I would love to have a twenty or thirty foot screen in Ultra HD in my stadium seating home theater room (maybe in my next house – wishful thinking). However, higher resolutions are relatively easy to accomplish. It’s just a matter of money and video standards. How about somebody breaking the paradigm and giving us true 3D TV without silly goggles or glasses?

  3. John Wofford says:

    That’s nice, now if we had content worth watching we would have something. No matter the mega 100000x resolution, Gilligan is still Gilligan.

  4. “Give me my bugs bunny in Ultra HD TV”
    Uncle dave, it’s a Very Realistic image.
    6 times greater image resolution than today’s best standard HDTV. but
    How many years away before it becomes a reality in the Us market.
    Consumers are strugling and forced to make their first Hd tv purchase by 2009.
    Will broadcaster upgrade thier equipment so fast?
    Oh you left out the best part………..$$$$$$$$$$$$$$$$$$$$$ –Richard

  5. Angel H. wong says:

    Just imagine how good will be the smut for UHD!

    You could even notice when that “thing” had makeup!

  6. FriedTurkey says:

    The US Congress already passes legislation to phase out HDTV for Ultra HD in 2025. The law will then be extended to 2028 and then 2032….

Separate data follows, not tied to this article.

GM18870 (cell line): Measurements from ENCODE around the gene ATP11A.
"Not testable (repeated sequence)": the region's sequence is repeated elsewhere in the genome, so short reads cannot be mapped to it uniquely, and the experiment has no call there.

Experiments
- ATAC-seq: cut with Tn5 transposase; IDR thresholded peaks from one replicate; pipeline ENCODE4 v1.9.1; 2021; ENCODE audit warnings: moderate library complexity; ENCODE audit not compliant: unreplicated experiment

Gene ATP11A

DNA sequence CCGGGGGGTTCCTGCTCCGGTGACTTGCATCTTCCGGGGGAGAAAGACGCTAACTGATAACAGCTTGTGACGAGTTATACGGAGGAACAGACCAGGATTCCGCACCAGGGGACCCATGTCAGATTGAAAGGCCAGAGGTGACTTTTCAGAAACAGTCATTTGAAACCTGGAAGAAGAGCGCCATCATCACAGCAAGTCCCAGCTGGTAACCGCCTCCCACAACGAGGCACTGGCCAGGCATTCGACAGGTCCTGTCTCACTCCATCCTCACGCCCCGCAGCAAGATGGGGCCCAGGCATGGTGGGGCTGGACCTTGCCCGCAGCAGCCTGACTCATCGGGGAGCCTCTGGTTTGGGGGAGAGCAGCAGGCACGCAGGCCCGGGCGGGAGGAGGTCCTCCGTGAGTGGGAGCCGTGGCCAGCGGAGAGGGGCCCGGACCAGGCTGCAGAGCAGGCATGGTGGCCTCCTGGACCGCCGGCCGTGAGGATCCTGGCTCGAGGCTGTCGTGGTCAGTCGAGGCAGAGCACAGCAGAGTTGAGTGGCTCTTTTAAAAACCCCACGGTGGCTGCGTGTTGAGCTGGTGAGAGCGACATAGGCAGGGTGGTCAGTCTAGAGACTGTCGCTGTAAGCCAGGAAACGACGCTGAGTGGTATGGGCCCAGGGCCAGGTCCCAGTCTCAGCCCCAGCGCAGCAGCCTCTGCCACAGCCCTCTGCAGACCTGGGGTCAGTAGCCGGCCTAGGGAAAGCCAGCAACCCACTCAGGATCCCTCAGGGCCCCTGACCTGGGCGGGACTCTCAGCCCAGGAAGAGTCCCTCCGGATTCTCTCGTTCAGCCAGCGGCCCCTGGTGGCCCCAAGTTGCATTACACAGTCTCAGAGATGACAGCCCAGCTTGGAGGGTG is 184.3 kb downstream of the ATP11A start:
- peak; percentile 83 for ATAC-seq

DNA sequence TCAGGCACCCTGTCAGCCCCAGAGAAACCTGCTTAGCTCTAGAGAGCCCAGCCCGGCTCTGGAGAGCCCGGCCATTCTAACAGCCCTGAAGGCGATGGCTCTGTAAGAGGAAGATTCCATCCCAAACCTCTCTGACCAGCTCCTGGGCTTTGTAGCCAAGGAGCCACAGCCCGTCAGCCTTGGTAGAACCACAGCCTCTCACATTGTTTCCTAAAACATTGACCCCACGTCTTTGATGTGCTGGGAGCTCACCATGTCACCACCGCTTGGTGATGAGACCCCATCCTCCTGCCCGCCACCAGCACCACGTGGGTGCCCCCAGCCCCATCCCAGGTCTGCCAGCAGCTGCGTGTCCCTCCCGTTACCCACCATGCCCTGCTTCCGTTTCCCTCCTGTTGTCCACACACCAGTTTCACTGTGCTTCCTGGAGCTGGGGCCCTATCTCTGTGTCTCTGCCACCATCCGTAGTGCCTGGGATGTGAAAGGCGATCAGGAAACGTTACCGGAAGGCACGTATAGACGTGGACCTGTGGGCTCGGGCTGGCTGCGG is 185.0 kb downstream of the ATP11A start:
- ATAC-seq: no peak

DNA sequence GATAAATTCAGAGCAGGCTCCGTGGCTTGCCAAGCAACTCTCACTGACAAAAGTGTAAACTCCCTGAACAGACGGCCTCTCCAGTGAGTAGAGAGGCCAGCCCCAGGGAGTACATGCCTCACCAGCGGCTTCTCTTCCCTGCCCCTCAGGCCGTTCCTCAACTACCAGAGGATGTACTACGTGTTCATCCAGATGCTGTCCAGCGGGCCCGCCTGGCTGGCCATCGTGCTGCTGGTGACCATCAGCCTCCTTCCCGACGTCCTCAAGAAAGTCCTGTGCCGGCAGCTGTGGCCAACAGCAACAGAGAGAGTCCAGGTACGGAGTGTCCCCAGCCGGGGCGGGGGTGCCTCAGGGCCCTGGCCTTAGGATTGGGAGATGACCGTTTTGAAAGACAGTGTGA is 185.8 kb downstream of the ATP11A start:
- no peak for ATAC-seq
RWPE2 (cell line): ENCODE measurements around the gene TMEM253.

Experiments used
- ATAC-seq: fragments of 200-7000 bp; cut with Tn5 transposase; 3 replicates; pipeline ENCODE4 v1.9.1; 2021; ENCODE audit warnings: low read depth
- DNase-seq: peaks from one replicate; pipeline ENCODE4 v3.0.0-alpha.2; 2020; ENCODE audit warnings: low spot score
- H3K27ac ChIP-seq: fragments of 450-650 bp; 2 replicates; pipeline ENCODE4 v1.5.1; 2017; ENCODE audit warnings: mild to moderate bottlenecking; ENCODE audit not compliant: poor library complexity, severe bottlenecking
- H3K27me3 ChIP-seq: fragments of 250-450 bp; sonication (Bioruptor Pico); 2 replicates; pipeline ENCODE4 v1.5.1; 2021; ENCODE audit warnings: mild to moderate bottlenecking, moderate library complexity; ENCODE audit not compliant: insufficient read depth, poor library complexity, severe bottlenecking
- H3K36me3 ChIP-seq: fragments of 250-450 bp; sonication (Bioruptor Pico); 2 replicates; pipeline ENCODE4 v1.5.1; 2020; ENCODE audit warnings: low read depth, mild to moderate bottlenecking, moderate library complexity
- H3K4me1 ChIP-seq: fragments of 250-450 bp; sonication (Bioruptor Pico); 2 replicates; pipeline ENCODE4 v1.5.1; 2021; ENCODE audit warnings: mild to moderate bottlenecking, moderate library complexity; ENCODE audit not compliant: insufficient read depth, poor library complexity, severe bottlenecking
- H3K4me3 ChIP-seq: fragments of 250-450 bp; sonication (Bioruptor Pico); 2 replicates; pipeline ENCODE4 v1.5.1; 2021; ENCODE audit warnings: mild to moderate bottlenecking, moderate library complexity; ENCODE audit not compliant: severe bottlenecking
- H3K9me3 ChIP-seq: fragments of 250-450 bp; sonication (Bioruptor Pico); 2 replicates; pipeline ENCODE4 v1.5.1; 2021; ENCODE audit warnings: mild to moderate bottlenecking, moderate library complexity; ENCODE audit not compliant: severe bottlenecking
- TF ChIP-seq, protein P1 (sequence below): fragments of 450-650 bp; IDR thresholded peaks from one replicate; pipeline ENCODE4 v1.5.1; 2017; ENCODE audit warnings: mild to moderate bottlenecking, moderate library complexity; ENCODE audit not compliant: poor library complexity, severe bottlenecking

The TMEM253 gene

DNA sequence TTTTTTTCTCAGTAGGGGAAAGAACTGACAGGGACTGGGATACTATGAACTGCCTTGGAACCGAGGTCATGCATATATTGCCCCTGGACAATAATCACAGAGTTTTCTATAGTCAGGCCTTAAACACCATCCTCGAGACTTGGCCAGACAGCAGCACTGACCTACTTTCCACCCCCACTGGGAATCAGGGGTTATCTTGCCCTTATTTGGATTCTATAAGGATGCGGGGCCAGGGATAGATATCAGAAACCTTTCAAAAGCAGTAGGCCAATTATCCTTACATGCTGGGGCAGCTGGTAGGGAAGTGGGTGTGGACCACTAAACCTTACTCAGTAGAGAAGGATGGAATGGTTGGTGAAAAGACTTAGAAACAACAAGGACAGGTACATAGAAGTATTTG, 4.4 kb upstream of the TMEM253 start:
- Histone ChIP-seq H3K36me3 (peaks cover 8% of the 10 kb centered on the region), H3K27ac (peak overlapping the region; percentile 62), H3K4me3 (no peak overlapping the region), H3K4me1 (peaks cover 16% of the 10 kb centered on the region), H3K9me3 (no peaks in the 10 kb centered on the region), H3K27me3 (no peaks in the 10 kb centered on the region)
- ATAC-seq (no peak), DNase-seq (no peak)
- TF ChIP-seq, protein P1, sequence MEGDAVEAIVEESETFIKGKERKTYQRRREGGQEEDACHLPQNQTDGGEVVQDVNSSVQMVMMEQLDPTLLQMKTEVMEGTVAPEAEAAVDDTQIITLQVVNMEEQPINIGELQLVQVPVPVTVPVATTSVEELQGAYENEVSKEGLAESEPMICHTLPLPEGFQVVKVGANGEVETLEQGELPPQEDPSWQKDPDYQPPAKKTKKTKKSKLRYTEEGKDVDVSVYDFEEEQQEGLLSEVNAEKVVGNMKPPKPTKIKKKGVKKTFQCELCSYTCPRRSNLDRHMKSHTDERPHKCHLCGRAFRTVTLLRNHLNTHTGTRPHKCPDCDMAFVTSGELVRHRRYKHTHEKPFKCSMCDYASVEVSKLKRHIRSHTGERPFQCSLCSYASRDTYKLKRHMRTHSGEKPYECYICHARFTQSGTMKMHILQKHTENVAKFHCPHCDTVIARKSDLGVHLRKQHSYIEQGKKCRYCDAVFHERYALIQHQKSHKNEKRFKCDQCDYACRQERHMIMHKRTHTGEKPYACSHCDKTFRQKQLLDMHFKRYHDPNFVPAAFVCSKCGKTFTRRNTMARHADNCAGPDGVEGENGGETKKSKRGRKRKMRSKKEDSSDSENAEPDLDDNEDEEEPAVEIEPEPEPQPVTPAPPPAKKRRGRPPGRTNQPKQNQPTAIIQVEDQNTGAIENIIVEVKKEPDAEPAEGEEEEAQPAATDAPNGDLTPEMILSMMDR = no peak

7. kris2pe says:

    I live in a 3rd world country & personally the signal here is all in analog! I would love to see HD videos. But the problem is buying a tv set coz I heard that only plasma tvs can project HD quality well enough. The real problem is that plasma shelf life is like 5yrs tops. Then ur force to buy a new one that is going to cost about a half mil in pesos!
    Besides how much detail do you really need! Our eyes can barely see the entire detail in 24 inch CRT tv how much detail do you want? To point where you can see their black heads on their face?

  8. Luís Camacho says:

    Imagine playing Sonic 30yrs special edition on a XBox 1080 with that rez!

    Now that would be playing Sonic alright, not like me playing it on a GC and a 54cm SDTV 🙁

  9. Me says:

    Eideard, why would anyone want to live in smaller homes? I want everyone to live in a home that could fit at least one of these in every room. That means you would need at least 12 of these babies.

  10. Mark T. says:

    kris2pe, don’t knock HD until you’ve seen it. It is very nice. And, yes, you can see detail that makes it seem like the people are actually in the room with you. Nature shows are amazing on HD!

    Plasma HDTV’s are great and you are right about their lifespan (which can be short), but you can do just fine with a CRT HDTV. I have a widescreen RCA 38″ CRT HDTV and it looks great at 1080i. It even has a HD DirecTV decoder built in. The useful life of this TV will likely be 10 to 20 years of reliable use.

    Don’t they have satellite in the “3rd world”? That is probably the easiest way for you to get HD.

  11. kris2pe says:

    I agree! Yes we have satellite & Yes I get to see American tv programs like Conan or Lost or American Idol!
    Is the Sony Wega able to project HD quality? Not sure coz Conan is an HD broadcast program & all I notice is that the aspect ratio is much wider!
    Maybe its downgraded on converted I don’t know! But I do get to see HD rips on the net! 😉